An Ocean of Emotion With all the logistics taken care of, you can focus on the more human aspects. Depending on the ages of your kids, there could be a lot of tears. And the kids might cry, too. Spend plenty of time talking with your kids about what they can expect while you are gone. Work with them and the sitter to find measures of comfort during the time away. We found it wise to schedule phone calls during the week. This is especially important if you will be unreachable at times. Being able to Skype or do Facetime can also be great for younger kids. With all of these preparations in place, you and your kiddos will be ready for some time apart. Bon Voyage! When Meredith Ball is not on vacation, she’s keeping the home fires burning in LaGrange with her husband Reggie and their kids Coen (7), Weston (5), and Kairo (6 months).

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Will Your

Birth Plan

Hold Up, or start to disappear? By Megan Seckman

Y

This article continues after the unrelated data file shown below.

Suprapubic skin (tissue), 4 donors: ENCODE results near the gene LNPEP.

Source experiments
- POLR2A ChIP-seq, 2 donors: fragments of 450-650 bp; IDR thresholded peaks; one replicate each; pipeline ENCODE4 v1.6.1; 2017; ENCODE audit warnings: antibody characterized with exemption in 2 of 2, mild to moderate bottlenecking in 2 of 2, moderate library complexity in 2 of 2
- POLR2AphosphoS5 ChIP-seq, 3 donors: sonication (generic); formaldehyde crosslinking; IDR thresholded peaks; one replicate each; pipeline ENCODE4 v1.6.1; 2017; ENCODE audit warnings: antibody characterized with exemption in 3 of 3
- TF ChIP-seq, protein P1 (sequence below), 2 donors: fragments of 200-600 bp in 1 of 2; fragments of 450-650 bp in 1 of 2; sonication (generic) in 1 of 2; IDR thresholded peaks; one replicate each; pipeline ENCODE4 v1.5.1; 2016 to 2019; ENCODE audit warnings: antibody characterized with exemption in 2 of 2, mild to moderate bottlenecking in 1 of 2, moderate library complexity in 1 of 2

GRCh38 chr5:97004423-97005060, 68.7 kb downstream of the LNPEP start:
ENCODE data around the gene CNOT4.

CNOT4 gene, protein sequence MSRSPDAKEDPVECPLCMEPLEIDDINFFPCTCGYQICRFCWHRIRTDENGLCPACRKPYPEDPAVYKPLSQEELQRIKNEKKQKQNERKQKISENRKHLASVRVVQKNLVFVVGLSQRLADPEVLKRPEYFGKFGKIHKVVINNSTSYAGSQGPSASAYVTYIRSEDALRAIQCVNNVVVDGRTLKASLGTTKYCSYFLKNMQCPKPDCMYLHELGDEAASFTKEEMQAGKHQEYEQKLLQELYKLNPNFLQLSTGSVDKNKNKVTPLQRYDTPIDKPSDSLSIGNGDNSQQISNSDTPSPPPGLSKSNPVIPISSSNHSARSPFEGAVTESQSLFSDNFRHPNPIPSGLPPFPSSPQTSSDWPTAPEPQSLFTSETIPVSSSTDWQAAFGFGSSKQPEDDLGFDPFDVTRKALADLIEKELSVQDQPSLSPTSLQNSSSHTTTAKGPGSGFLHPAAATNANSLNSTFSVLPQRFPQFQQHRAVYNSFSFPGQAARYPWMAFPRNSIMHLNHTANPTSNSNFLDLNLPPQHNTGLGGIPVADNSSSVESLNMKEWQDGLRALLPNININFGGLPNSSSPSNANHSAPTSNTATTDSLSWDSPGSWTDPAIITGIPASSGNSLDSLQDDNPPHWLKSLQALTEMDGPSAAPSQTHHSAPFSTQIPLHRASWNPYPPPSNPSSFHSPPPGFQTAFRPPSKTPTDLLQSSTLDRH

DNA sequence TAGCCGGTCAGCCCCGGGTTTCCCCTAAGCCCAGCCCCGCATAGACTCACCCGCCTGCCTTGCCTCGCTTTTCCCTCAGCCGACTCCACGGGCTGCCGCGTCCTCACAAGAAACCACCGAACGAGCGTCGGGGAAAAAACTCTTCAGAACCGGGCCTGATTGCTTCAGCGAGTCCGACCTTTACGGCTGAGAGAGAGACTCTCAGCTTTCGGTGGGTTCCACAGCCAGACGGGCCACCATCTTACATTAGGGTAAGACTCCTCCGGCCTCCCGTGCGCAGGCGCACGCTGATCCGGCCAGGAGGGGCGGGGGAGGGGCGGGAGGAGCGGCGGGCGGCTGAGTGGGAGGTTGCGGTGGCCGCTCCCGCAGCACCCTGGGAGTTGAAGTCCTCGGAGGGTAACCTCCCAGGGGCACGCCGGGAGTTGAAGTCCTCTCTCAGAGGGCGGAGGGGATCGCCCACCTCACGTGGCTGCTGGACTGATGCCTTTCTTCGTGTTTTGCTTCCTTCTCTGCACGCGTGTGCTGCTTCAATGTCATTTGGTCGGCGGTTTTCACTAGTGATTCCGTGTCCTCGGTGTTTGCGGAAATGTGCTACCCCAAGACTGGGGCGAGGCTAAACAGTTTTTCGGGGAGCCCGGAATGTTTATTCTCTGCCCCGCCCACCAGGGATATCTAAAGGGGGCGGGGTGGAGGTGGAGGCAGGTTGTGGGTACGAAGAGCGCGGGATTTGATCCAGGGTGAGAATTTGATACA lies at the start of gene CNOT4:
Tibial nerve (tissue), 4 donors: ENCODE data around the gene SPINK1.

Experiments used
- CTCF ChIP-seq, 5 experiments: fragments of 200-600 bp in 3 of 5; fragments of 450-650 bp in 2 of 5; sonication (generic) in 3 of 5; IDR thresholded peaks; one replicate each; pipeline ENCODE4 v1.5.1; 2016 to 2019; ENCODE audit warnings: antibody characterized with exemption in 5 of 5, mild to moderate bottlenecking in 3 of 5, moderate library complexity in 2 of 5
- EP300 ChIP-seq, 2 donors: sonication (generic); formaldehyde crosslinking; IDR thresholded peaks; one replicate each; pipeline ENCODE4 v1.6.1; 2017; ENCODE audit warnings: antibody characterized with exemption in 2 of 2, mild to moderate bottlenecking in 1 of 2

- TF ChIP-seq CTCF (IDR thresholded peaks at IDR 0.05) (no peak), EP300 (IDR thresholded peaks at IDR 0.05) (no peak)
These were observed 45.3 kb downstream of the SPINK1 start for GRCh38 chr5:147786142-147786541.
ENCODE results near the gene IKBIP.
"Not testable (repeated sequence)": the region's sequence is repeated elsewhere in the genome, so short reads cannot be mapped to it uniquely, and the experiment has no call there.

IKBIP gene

ou’ve meticulously drawn up your birth plan like stage directions for your life’s opus — the attendants and amenities for the big day, the positions and props for labor and birth, a variety of researched and rehearsed pain management strategies — all culminating in a flesh-to-flesh, awe-inspiring, breastfeeding denouement. But have you heard the old adage about best laid plans? My own children’s births detoured ironically from their chosen courses, proving to me, before I’d even seen their tiny faces, that I wasn’t really in charge. I was adamant about having a natural hospital birth for my son, but after 30 hours of intense labor, I delivered him after an epidural. The image of me before the epidural: tear-streaked, contorted face. Afterward, peace and lipstick. My daughter, who I was sure would be delivered with that blessed epidural, came naturally. This is the story of two best-laid birth plans and their outcomes. Sisters, pregnant and due within months of each other, both planned home births. Both were armed with empowering, careful decisions concerning their bodies and babies and when needed, equipped with some soul-saving flexibility. After all, that is the nature of plans: they often need a plan B. page 16 14